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Among possible contenders for Md. governor in 2022, Alsobrooks raised the most

Prince George’s County Executive Angela D. Alsobrooks (D) is midway through her term at the helm of the state’s second-largest jurisdiction.
Prince George’s County Executive Angela D. Alsobrooks (D) is midway through her term at the helm of the state’s second-largest jurisdiction. (Bonnie Jo Mount/The Washington Post)

The race for cash for the 2022 governor’s race is underway in Maryland, with Prince George’s County Executive Angela D. Alsobrooks (D) raising the most money last year among known potential contenders for the job.

Although Democrats vastly outnumber Republicans in Maryland, they have lost three out the last five gubernatorial races. They are aiming for an aggressive campaign to reclaim the governor’s mansion when term-limited Gov. Larry Hogan (R) leaves office in 2022.

Lt. Gov. Boyd Rutherford (R), who is still weighing to whether to run for the top job, raised nothing in 2020, according to campaign finance reports made public week, and had just $23,000 in his campaign account.

Alsobrooks, who is midway through her first term at the helm of the state’s second-largest jurisdiction, was one of three Democrats who raised a significant amount of money in 2020 and had more than $1 million on hand.

She took in $827,447 between Jan. 9, 2020, and Jan. 13, 2021, the filings show. About 70 percent of her donations came from Prince George’s County, and 54 percent were for less than $100.

Baltimore County Executive John “Johnny O” Olszewski (D) was close behind, with $805,750 for the year. Comptroller Peter Franchot (D), the only declared candidate in the field from either party, raised $790,431.

Franchot, who has held statewide office for more than a decade and faced only modest challenges in recent elections, had $2.2 million in the bank. In an email to supporters, he said he had not tried to raise anything during the pandemic.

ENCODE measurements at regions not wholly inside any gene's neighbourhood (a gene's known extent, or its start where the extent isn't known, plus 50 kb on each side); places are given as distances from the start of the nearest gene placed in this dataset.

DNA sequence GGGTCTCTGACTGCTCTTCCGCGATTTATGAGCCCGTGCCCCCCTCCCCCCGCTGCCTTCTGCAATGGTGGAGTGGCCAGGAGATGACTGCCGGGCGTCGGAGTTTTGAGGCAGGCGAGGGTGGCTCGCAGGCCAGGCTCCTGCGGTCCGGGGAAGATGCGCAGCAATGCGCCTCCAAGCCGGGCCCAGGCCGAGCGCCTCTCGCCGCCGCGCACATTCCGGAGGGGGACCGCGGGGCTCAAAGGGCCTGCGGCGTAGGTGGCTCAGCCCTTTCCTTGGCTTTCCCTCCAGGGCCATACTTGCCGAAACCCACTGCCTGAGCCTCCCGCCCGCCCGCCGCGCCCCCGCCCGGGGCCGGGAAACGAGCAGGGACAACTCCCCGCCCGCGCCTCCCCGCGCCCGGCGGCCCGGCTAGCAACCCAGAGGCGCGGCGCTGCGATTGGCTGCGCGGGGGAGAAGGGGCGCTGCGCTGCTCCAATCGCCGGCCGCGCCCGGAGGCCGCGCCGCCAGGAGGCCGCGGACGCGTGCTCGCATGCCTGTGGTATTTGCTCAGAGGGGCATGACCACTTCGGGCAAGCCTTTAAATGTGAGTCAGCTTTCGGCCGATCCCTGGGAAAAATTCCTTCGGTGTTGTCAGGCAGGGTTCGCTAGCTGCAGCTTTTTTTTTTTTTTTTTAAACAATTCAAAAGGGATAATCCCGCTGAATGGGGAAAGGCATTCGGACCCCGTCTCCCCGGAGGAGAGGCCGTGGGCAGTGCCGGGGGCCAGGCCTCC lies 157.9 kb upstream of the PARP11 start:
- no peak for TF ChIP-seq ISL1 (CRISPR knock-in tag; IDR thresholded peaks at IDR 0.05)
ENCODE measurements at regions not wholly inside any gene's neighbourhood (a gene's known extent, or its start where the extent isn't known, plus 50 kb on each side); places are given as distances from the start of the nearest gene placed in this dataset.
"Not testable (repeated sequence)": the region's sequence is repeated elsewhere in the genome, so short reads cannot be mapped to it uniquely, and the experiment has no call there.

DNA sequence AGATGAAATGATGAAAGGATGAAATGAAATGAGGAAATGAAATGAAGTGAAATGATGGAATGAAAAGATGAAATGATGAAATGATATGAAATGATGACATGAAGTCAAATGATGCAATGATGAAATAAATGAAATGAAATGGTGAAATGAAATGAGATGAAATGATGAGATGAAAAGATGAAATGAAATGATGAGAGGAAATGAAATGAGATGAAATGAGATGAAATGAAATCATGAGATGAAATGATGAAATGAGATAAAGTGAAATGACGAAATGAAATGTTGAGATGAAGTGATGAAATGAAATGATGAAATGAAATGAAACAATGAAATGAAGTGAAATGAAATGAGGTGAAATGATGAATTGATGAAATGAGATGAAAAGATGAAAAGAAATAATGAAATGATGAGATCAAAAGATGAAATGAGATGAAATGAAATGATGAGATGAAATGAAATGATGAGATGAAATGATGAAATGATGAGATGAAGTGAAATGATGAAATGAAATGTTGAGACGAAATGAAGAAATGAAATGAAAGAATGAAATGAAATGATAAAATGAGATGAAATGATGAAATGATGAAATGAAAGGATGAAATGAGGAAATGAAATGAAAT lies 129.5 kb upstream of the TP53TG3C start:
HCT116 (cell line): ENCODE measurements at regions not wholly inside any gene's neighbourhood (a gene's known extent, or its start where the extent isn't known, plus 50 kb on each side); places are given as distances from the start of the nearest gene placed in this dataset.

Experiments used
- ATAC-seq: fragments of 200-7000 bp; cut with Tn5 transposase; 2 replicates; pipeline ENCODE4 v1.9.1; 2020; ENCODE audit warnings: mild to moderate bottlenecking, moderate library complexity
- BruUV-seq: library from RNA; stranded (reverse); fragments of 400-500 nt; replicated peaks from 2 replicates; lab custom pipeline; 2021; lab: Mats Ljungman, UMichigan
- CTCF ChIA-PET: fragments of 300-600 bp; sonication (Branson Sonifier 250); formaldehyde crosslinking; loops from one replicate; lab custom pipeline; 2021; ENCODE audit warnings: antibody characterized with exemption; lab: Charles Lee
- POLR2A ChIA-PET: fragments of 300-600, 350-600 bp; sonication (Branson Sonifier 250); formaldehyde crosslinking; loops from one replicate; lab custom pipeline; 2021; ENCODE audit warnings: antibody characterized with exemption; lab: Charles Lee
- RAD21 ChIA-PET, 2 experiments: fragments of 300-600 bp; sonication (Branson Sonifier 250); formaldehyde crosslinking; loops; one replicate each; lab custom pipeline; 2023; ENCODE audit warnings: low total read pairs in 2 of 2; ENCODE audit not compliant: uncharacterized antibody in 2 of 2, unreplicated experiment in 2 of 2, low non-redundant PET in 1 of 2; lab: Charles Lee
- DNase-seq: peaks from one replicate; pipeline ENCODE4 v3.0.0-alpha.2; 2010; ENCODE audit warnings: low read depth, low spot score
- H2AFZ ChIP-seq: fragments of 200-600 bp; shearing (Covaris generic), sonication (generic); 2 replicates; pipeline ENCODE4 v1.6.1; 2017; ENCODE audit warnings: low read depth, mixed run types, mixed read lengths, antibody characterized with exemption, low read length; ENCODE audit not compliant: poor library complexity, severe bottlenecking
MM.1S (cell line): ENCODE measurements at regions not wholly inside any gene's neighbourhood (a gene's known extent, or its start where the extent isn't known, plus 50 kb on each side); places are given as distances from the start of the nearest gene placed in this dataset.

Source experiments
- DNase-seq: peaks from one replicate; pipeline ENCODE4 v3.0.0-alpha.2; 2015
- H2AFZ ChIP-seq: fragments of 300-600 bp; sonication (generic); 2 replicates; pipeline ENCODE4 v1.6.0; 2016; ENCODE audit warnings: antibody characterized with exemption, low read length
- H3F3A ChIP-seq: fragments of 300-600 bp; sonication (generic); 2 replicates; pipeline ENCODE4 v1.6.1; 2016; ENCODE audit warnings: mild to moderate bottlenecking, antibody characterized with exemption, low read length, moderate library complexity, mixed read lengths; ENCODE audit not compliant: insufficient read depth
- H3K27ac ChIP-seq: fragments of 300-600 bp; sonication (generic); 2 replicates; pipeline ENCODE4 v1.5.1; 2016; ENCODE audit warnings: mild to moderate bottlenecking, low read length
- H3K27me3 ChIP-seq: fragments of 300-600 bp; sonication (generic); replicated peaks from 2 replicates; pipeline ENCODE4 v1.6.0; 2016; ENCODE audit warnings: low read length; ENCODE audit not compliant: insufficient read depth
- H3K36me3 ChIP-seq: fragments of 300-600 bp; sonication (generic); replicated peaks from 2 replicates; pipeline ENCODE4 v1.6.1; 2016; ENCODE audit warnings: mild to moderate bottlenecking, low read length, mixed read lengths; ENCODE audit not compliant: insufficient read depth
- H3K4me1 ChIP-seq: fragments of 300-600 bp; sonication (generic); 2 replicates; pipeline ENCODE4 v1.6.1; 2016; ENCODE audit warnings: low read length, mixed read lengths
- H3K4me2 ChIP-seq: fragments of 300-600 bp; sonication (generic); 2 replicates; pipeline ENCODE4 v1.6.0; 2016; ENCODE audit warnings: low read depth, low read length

“In fact, we didn’t hold a single in person or virtual fundraiser. In these trying times, it never felt like a safe or appropriate ask to make of you,” Franchot said.

Alsobrooks also mostly paused fundraising during the spring and summer to focus on the government’s response to coronavirus, according to her fundraiser Rachael Rice. Efforts picked back up in September, Rice said, and have included a virtual barbecue, Zoom events and a virtual “1,000 Women for Alsobrooks” event.

“What you’re seeing is somebody who has knocked it out of the park where she is,” Rice said. “If you were to take her further out in the state, she would also have the ability to connect there.”

For most of the year, Alsobrooks was more restricted in her fundraising efforts than other potential candidates because of a nearly decade-old law that said county executives in Prince George’s could not accept donations from developers with pending projects in the county. That ban was lifted Oct. 1, following the passage of a bill to repeal the it that Alsobrooks supported. About 70 percent of the donations to Alsobrooks arrived after the ban ended.

Olszewski, who raised the most of any state or local official in 2019, had $1.6 million to spend on a potential primary as of Jan. 13.

Other potential Democratic contenders for the gubernatorial nomination include Democratic National Committee Chair Tom Perez, former U.S. education secretary John B. King Jr., former congressman John Delaney, and U.S. Reps. David Trone and Anthony G. Brown.

Of them, only Brown has a state account that required a disclosure. All $20,000 of his contributions in 2020 went to repaying a loan from his failed 2014 bid for governor.